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Talking About Afghanistan

Navy's Jenniffer Jack relates her experiences overseas.

It's tough enough being a single mom. But when you're also a member of the Navy Reserves and you're called to active duty, you go.

That's just what Intelligence Specialist 1st Class Jenniffer Jack did. She was mobilized 11 days after 9/11 and, when she later went to Afghanistan for four months, she had to leave her son Sasha, then 17.

But he was well-cared-for by a family friend and also had the support of his school, Ad Fontes Academy, in Centreville. And on March 23, his mom spoke with the students there about her experiences overseas. She also presented the school with an American flag that had been flown in Afghanistan and carried on a military plane during a mission.

"I'm awfully proud of her," said Sasha, 18, and a senior at Ad Fontes. "She prepared me for [her deployment] because we're a military family. I knew she was in danger, but it wasn't as dangerous as being an actual combat troop."

ACTUALLY, Jack, now 43, joined the Army in 1977, working in intelligence. She learned Russian, got training and practice using it and was stationed in the U.S., Turkey, Germany and at the National Security Agency. She later left the Army after Sasha's birth, but decided to return when he was older.

"The Army wouldn't have me because I was a single parent," she said. "But the Navy said yes." So Jack resumed her military career and has distinguished herself in the intelligence field. From January 2003 until the end of May 2003, she served in Afghanistan, and she talked about her life there, recently, with some 90 Ad Fontes students in grades seven through 12.

She described some of the American aircraft used there, including the AV8B Harrier and said the airstrips were only about 50 feet away from where she lived. She also answered lots of questions from the students:

Q: "Did you pick Afghanistan?"

A: "I was mobilized through the Defense Intelligence Agency. I just happened to draw Afghanistan."

Q: "What's the worst thing that happened to you over there?"

A: "The first month I was there, we had rocket attacks every night. We were pretty much locked down and had to wear helmets and heavy flak jackets, called 'body armor,' all the time."

Q: "What was the best thing?"

A: "Getting on the plane and leaving. But, seriously, every time I got mail. It meant somebody cared."

Q: "What was your reaction when you first got there?"

A: "Not 'hooray, I'm finally here.' It was, 'First, let me find a safe place.'"

Q: "Did you carry a gun?"

A: "I worked in a classified facility. I was wearing a 9 mm Sig Sauer sidearm all the time — to the bathroom, the shower, the chow hall. When I went outside, I also carried an M-4, locked and loaded."

Q: "What was the coolest thing you did?"

A: "I can't tell you. It was really cool, but I can't tell you."

Q: "Did you ever shoot anyone?"

A: "No. There were Afghanis that would dress in leather aprons and lightweight-plastic face masks and look for land mines. They got paid the equivalent of $10 if they found one. They were brave, because these things were dangerous. While I was there, 30-40 civilians came into the hospital — a couple were kids — because they'd stepped on land mines and had something blown off."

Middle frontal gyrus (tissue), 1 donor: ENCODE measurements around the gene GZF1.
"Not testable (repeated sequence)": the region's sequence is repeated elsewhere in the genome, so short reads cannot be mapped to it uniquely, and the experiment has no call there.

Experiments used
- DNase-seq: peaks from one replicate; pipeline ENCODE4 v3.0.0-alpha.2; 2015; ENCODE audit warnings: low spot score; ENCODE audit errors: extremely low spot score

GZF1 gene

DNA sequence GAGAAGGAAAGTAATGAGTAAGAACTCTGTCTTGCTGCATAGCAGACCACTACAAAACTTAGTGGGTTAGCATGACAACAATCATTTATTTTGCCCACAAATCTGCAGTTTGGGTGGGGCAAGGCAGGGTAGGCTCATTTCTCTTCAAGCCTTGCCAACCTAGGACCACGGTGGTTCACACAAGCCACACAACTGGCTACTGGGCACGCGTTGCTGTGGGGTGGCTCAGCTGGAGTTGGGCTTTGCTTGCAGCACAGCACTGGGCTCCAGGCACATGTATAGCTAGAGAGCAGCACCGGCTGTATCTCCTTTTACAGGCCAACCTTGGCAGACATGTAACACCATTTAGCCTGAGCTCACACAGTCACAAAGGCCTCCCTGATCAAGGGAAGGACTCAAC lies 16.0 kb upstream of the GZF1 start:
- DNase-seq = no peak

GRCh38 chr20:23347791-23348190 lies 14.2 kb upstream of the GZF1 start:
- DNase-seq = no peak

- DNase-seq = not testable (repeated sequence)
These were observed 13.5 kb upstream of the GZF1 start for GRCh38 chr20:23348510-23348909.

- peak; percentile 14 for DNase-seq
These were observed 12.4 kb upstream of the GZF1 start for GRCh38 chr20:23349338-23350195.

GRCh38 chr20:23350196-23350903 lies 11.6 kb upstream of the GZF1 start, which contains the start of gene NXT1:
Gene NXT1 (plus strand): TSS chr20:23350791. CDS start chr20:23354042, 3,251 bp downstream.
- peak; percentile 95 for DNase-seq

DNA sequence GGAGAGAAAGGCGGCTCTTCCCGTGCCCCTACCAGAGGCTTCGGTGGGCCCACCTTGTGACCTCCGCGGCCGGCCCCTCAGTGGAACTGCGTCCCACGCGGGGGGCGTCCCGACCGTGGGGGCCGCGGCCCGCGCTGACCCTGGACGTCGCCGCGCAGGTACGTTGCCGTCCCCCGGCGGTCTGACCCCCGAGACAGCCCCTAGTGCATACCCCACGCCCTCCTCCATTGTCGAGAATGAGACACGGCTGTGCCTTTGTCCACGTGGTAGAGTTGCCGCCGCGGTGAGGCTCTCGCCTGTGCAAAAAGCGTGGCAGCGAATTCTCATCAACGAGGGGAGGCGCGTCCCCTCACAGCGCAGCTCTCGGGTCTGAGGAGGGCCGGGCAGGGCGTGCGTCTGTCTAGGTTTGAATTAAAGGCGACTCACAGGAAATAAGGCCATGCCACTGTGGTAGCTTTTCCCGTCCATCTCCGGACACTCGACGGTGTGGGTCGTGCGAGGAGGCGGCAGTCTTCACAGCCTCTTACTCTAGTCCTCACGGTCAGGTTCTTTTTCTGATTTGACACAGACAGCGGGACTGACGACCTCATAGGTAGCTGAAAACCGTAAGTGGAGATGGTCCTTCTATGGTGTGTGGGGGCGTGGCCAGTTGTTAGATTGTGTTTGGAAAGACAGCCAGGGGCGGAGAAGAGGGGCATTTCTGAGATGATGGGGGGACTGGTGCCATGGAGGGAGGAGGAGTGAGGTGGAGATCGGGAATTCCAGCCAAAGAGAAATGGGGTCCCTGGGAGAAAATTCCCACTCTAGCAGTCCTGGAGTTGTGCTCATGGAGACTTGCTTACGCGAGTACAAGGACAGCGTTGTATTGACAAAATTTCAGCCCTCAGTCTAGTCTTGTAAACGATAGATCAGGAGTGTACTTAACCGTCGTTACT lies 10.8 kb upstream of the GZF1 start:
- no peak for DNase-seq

Q: "HOW did your day go?"

A: "I got up at 0-dark early. There was no heat in the tent so, if it was 30 degrees outside, it was 30 degrees inside. I had a sleeping bag and a cot, and we always had hot water. Later on, at the 82nd compound, they never had hot water, but I had a real bed. And you never brought back food to your room because there were tons of mice.

"There was a Sunday church service. We had a nice chapel and chaplains of [various denominations]. There were about 20 chaplains in Afghanistan covering 20,000 people. We had hot meals twice a day and drank bottled water. About 6 or 7 p.m., I could go back to my tent and do whatever I wanted — like there was that much to do. We had a field hospital. A lot of downtown Kabul had been bombed; you could see the old radio tower."

Q: "What did you usually wear?" (Jack wore a desert-camouflage uniform to speak to the students).

A: "I was on a covert mission, so I always wore civilian clothes — blue jeans and a plaid shirt — so they didn't know who I was."

Q: "How did you travel while there?"

A: "You always go with two vehicles. And the Afghan people would crowd around the trucks and ask for money."

Q: "What impressed the people the most?"

A: "We brought a whole lot of clothes to an orphanage — but the thing that impressed them the most was my Polaroid camera. They'd say, 'Here, take my picture!' These people live in mud huts and, when I took a picture of one very old man and gave it to him, it was probably the greatest thing he'll ever own."

AS FOR the flag Jack presented to the school, it was flown at the U.S. embassy in Kabul, over the Air Force A-10 squadron at the Bagram Air Base and at the Bagram collection point. "It was a collection of humans," she explained. "This point was a jail, and many of the people in it were bad. The flag was flown there for nine days, 11 hours, in the face of the enemy."

Following in his mother's footsteps, her son Sasha plans on a military career, although in a different branch of the service. He's already been accepted into the Air Force Academy, but says his first choice is the Marine Corps, via the Naval Academy, to which he's also applied.

Meanwhile, his mother is now in the inactive reserves and working as a technical scheduler at Northrum Grumman TASC in Westfields. "I'm very happy and overjoyed to be home," said Jack. However, she added, "I expect I will be going to Iraq."